Now there was a certain family that sat down for dinner and as the kids picked up a slice of delicious pepperoni pizza, the parents began to talk to them about the importance of eating healthy. As the family would go to McDonald's 3 times a week, the parents would occasionally bring up how it’s better and more nutritious to eat healthy home cooked meals. When the family would be at home playing video games with their Dad for two hours before going to watch 3 hours of T.V. that night, their parents would talk to them about how important it is to play outside, to get some sun, and to exercise. The parents would enroll their kids in a “FAT Kid’s Summer Camp” for one week during the summer, so they would learn more about eating and living healthy; and then through the nine month school year the kids would eat cafeteria hamburgers and get a couple of bucks each day to buy a candy bar or soda as a snack. And when the parents are feeling down about how unhealthy they were as adults, they put the kids on the same diet that they were committing to… for a week. When all was said and done, did the parents train their children to live healthy or unhealthy?
Two questions: 1) In regard to nutritious and healthy living; what will be the children’s habits and lifestyle when they get older? 2) Isn’t it true that while they taught (gave their children knowledge) their kids how to eat nutritious and live a healthy lifestyle, they actually trained their children to eat junk and live an unhealthy life-style? You see, it’s not that they never taught their kids what was right; it is that they never trained their kids to be/do right!
The point can be clearly seen that there is a distinct difference between teaching and training. While it is important for a parent to teach their kids – give them proper under-standing and knowledge – it is just as vital for parents to train – consistently progressively discipline the application of teaching - their children. It is the basic misunderstanding of the difference between teaching and training that causes so many to look back at their work as parents and say “where did we go wrong?” In the aforementioned example, it could not be more clear that the parent’s taught their children one thing, but trained them entirely different.
Consider the devastating spiritual parallel. Parents that teach their kids they need to look for a spiritual partner to marry, and to value the internal, yet the child is always hearing their parents make comments about how tacky that person looks, or how homily this person or that person dresses – training the child to always evaluate and be critical of physical appearance and actions. Parents teach their kids about how important it is to spend more personal time reading their bibles or praying to God, yet the child never received enforcement from the parent to engage in the activity, and the parents them-selves are often found watching T.V. or talking on the phone rather than reading their bible or praying – training the child to do the same. The parents enroll their kids in “religious” type summer camp for one week out of the summer, but during the rest of the year they engage in activities keeping them from being with their spiritual family – like baseball, softball, football, band, etc. Or they spend time with kids and/or friends their age that are not a good and godly influence. Or perhaps the parents are perpetually weak – going to church just off and on (like a diet) – and the children grow up just going to church when their parents are in a period of conviction and strength, but when that fades they no longer attend – teaching the children it is important to go to church, but training them to just go occasionally, and treat it like a fad.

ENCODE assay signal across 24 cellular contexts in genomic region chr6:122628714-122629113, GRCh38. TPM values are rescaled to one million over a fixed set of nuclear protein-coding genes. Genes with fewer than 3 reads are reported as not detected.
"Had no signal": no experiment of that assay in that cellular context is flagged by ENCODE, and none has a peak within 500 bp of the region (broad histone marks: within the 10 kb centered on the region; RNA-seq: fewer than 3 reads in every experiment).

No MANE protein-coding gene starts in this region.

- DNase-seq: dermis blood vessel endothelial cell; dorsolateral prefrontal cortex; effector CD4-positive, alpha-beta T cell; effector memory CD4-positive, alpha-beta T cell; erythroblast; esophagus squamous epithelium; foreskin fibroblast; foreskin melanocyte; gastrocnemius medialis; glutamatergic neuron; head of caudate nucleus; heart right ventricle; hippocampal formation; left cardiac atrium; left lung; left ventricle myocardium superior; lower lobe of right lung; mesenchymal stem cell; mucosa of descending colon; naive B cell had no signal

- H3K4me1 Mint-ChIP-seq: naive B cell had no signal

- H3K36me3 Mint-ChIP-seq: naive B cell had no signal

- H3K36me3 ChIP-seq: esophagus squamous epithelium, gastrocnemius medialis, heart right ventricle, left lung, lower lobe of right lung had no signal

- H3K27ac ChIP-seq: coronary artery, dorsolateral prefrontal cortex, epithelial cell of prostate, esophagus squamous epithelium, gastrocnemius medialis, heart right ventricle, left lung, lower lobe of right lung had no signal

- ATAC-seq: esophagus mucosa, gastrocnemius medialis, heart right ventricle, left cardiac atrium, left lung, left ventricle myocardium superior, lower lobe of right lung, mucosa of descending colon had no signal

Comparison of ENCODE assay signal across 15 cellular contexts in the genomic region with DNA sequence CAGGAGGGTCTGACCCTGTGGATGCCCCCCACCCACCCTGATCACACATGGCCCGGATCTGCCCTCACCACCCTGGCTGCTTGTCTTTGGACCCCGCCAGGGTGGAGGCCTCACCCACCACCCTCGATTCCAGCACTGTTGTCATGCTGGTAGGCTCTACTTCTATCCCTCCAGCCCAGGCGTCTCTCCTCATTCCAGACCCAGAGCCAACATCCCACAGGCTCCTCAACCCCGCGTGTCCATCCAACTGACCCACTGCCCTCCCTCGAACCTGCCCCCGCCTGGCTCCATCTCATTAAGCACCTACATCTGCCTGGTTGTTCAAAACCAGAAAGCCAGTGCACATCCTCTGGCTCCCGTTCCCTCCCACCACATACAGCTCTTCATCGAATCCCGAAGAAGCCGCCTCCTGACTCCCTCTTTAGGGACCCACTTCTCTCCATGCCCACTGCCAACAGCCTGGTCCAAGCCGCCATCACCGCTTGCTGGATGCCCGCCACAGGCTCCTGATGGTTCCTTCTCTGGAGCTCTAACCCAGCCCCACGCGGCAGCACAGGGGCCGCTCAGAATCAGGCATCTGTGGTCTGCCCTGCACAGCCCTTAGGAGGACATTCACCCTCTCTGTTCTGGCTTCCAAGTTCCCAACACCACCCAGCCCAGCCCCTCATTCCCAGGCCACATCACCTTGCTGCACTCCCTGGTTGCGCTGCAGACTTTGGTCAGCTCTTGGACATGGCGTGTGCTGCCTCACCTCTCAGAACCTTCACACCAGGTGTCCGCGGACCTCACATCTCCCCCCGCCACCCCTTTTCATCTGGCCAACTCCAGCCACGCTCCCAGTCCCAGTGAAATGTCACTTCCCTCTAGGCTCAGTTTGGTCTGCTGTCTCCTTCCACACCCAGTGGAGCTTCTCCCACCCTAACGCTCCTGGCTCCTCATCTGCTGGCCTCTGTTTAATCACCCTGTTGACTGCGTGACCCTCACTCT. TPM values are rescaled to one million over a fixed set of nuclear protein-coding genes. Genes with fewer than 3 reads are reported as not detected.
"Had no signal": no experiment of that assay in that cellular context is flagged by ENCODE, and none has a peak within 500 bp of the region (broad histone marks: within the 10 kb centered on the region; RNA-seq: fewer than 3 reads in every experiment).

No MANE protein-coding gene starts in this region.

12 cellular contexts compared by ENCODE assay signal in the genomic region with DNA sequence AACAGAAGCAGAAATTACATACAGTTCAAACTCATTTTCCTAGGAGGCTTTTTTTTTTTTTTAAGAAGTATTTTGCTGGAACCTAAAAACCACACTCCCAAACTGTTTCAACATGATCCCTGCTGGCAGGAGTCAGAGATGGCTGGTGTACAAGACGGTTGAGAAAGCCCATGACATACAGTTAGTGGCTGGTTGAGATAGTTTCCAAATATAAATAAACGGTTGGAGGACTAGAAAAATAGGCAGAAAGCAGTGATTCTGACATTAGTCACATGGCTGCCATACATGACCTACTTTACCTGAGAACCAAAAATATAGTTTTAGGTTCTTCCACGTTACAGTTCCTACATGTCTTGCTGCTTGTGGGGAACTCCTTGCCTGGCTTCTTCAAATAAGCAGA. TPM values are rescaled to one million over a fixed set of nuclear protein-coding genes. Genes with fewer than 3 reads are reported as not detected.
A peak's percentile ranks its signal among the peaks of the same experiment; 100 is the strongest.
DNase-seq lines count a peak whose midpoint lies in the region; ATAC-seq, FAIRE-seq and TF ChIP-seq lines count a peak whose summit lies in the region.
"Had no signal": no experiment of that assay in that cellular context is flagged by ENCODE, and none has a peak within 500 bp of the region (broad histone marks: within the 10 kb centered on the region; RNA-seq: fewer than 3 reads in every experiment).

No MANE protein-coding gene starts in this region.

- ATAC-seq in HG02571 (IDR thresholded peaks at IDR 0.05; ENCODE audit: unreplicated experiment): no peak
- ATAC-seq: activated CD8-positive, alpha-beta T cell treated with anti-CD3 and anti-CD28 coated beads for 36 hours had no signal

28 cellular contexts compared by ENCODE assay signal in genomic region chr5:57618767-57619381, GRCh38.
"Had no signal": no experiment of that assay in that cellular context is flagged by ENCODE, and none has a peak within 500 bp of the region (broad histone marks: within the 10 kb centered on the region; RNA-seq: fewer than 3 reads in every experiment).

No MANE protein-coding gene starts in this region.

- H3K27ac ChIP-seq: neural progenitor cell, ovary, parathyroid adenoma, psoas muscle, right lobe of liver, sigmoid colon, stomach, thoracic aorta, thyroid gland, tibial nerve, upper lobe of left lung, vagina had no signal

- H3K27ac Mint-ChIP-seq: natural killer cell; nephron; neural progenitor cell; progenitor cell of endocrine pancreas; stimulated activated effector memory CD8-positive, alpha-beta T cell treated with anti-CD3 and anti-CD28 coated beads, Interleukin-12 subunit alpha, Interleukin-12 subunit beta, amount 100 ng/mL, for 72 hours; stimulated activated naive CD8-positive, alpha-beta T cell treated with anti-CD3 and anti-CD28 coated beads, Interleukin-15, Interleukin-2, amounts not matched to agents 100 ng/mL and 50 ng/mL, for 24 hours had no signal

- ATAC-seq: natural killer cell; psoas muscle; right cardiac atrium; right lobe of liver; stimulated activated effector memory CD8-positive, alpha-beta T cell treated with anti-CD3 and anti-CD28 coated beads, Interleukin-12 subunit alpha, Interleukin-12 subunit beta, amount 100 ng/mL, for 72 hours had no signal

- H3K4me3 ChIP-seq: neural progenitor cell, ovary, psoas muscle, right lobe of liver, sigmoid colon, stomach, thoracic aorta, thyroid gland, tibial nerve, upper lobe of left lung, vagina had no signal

“Train up a child in the way that he should go; even when he is old he will not depart from it.” (Proverbs 22:6) Oh the lament of parents who have taught their children faith and righteousness yet trained their children in weakness and wickedness. How true the verse is. The problem is not so much what we teach our children, but our lack of train-ing our children. May we commit to understanding the difference between teaching and training, and strive to do better with both… for the sake of our children (Proverbs 1:8-9), for sake of our own happiness and peace (Proverbs 10:1; 15:20; 23:15-16; 23:24), and for the sake of God’s glory (Ephesians 6:1-4).